The local ecology of charitable resources, rose lindsey, sra seminar, march 2013

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  • Before tea Sarah and Matt talked about the quantitative analysis that the TSRC has been undertaken in relation to understanding formal volunteering and youth volunteering. David and I are now going to look at evidence relating to the distribution of charities, I’m here to look at some of the evidence arising from a piece of qualitative work undertaken, looking at difference and similarity in distribution of charities in 2 case-study areas… One affluent, one deprived in SE England Relationship between charities and need (what type of needs are met in the case-study areas) How sustainable charities in each area And evidence of difference, or perceived inequality in the flow of charitable resources…
  • 2 sources of evidence Started with desk top project Followed by field work… interviews…
  • 2 case-study areas one deprived, one affluent neighbourhood within one local govt areas investigated Case-study areas lying within three miles of each other. Ethnically homogeneous – white British Anonymised: The Village the affluent area - a third of this neighbourhood falls within the first two deciles of least deprivation in England . The Estate are among the twenty per cent most deprived in England The Estate is three times the size, and three times as densely populated as The The Village. The Estate is an area of social housing - affordable local-authority or housing-association owned properties. Consists of low-rise flats with a high turnover of vulnerable tenants, individuals and families in urgent need of rehousing, including women escaping substance abuse, ex-prisoners, and people with mental health and substance abuse problems. Also, more popular differently sized individual house units. Some parts of the estate are more deprived than others. High level of reliance on state benefits, and a relatively high population turnover Area has received several phases of state-funded regeneration initiatives and area-based grants. The Village - Larger & less densely populated than The Estate - approx 1440 people per square kilometre. Two small pockets of social housing and deprivation within otherwise predominantly prosperous community. Prosperous village, high levels of owner occupation and high proportions of retired people.
  • When we looked at the types of charities registered to and operating in the case-study areas, we found some differences: Greater number and proportion of faith charities in The Village these are also – 5 with incomes over £200K but only 1 faith charity registered and benefiting to the Estate. This had an income just over £100K The finding is that The Village has more small charities, income range £2K to £36K – mean income £11,000 These are run by volunteers, with no govt funding, and meet a range of different social needs, Examples are girl guides, museum, community centre, stroke club, friends of a cottage hospital, two universities of the third age… In contrast The Estate only has 3 small charities run by volunteers– scouts, disabliity and elderly lunch club mean income of £7K.. But The Estate does have charities with larger incomes £74-£1m which are dependent on statutory funding And these are run by paid professionals – disabilities, early years, surestart, adult and young persons mental health, citizen’s advice, giving advice primarily on debt…Do have a community centre and an arts charity. More basic sets of need being met in the estate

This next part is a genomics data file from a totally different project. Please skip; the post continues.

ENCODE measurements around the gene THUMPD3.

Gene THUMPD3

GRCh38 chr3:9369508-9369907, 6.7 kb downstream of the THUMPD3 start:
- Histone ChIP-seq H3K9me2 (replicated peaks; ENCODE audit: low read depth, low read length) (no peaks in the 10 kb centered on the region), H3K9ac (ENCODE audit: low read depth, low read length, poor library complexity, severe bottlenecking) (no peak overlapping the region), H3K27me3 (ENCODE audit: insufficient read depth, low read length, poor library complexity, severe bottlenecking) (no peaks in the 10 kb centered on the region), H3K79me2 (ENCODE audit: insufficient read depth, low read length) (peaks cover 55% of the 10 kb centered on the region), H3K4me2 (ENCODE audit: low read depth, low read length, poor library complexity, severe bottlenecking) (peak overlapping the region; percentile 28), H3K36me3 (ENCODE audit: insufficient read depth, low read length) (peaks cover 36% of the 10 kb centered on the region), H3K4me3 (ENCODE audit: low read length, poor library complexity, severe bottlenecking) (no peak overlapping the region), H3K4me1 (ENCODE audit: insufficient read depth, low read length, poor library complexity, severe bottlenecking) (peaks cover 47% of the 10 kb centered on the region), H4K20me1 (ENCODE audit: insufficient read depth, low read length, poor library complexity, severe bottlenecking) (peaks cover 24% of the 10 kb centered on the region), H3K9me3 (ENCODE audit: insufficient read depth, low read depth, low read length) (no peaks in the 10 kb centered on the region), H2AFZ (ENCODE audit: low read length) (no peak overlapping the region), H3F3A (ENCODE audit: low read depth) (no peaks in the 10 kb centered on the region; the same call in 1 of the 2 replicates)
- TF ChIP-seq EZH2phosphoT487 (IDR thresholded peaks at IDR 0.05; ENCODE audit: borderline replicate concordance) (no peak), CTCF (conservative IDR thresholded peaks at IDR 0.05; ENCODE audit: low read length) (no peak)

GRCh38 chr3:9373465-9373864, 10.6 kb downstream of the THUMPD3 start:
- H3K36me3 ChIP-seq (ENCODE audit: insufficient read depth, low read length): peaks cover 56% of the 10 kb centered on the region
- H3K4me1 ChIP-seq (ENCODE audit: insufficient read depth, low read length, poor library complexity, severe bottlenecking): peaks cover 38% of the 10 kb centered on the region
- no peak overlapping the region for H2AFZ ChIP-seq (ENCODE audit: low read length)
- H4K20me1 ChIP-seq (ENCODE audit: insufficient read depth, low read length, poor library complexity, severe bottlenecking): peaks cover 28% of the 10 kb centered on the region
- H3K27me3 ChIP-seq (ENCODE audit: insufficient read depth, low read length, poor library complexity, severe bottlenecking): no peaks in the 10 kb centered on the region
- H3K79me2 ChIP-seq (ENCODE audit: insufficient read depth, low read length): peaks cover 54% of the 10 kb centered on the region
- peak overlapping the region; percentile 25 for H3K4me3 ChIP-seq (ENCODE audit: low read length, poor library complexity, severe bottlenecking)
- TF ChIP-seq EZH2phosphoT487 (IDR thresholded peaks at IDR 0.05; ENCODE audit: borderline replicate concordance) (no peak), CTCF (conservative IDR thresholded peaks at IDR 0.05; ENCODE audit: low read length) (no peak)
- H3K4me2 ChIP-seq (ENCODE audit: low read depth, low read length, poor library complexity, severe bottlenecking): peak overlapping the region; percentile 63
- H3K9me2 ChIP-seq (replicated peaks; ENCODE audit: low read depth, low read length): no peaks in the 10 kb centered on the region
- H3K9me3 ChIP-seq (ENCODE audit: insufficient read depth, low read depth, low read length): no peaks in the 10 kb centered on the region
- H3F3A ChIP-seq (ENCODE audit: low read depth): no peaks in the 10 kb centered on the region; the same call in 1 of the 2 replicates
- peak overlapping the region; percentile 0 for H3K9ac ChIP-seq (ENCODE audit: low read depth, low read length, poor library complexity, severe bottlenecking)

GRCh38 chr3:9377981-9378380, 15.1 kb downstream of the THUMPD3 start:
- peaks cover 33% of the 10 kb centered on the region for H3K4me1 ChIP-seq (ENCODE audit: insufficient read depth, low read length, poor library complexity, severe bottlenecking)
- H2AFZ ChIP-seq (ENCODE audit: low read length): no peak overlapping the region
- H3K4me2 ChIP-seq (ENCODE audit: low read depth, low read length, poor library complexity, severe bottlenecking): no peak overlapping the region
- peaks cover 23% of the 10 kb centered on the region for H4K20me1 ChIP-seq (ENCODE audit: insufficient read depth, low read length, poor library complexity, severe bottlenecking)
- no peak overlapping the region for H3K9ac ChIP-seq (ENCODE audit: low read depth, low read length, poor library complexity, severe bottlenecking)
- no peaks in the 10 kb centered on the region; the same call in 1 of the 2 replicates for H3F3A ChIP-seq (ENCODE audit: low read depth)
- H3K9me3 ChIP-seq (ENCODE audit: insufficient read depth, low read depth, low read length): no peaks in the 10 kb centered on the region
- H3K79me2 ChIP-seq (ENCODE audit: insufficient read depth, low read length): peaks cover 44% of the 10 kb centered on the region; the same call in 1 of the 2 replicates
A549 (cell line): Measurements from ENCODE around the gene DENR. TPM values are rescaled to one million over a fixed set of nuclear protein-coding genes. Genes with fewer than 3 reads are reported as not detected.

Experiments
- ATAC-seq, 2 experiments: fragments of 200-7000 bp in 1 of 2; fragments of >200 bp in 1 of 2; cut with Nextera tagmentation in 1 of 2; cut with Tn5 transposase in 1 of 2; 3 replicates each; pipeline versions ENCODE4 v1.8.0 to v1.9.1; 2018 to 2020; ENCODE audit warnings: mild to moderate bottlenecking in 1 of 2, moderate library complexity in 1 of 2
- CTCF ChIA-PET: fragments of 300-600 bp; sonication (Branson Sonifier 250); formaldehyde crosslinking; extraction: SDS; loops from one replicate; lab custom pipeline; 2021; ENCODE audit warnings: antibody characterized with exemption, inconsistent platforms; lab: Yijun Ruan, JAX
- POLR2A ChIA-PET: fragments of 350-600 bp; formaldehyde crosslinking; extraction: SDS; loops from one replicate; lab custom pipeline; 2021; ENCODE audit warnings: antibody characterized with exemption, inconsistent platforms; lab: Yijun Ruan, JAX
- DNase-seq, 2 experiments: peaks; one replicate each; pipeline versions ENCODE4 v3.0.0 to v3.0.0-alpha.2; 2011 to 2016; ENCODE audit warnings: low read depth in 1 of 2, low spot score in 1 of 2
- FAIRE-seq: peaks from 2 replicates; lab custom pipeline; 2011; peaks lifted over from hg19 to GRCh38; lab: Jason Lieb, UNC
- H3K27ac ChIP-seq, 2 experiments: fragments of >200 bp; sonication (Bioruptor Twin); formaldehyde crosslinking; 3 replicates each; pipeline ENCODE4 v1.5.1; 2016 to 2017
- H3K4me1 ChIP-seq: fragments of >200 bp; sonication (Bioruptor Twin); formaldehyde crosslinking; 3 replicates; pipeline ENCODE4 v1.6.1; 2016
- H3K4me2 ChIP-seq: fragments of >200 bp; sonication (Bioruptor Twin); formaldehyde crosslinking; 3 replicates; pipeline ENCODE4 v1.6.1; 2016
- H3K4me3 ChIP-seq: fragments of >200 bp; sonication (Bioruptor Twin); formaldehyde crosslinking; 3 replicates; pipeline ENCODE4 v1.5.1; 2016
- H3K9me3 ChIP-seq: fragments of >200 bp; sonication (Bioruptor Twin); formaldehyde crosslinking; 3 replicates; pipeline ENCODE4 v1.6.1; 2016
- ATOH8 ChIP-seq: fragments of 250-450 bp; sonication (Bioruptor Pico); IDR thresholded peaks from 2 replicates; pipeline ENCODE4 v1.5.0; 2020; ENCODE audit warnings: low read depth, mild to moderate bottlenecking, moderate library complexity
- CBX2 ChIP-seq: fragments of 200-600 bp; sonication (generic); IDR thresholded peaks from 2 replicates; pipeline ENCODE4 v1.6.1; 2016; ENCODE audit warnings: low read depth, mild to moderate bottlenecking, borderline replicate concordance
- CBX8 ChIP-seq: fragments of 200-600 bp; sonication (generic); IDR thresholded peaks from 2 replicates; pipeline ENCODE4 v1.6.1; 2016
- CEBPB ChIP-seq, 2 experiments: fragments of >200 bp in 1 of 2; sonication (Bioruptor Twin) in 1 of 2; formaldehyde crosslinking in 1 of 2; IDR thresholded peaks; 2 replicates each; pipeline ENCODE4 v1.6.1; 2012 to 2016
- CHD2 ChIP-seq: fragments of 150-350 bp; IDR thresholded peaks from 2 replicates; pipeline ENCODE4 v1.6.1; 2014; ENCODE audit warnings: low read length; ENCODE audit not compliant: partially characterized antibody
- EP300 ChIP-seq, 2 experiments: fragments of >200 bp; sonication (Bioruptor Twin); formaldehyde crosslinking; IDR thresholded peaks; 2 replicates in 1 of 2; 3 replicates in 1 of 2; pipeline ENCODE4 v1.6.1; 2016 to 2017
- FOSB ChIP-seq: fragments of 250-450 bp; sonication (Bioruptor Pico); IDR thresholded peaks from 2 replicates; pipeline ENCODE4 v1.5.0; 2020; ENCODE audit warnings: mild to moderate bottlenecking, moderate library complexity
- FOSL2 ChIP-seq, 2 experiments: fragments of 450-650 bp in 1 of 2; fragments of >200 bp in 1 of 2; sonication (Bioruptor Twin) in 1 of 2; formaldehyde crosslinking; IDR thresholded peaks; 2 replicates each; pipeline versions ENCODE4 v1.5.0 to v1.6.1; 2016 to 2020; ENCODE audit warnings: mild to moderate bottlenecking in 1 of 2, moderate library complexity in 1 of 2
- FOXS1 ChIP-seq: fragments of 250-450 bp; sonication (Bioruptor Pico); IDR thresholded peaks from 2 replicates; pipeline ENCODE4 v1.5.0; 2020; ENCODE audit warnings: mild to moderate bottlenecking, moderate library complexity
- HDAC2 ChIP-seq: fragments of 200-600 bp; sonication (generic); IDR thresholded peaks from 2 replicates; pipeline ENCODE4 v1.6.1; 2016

• This difference in types of need being met are also reflected in the type of charities that are registered elsewhere, but which operate in the case-study areas The Village has some social welfare needs being met… but it also has fundraising for regional charities like hospices and national charity fundraising which are more philanthropic in nature In contrast the majority of charities coming into the estate provide support for identified basic welfare and social needs
  • Difference is evident in informal activity too. Looked at informal activity within the case-study area, it wasn’t the primary focus, but we were interested to see what was out there & get a feel for how it meshed with the formal activity we had been looking at Estate – some informal.. Had to look for it, and most of it was organised through a church on the Estate (not the registered charity) through interviews and reading minutes of different meetings, there was evidence of previous activity on the estate, but short term nature, and possibly boosted by presence of area-based grants, now no longer available In contrast there was a lot of informal activity within The Village, that is actually structured and modelled along more formal lines.
  • Summing up all this evidence, what we realised is that we had 2 distinct charitable economies. The Village has a strong localised charitable economy with a cyclical flow of charitable funding through philanthropic behaviour: Charities are well supported by residents, with charitable donations: from individuals, small businesses, and other charities. Membership fees or entrance fees. Sales of goods. Fundraising events and legacies, 2. Charities were inter-connected by their volunteers – same volunteers/usual suspects involved in different charities 3. Not necessarily lots of money being donated – except perhaps in the case of legacies - but the money tends to stay in the community.. With occasional leakage to national & regional charities And the Estate – in then out Little money stays in the estate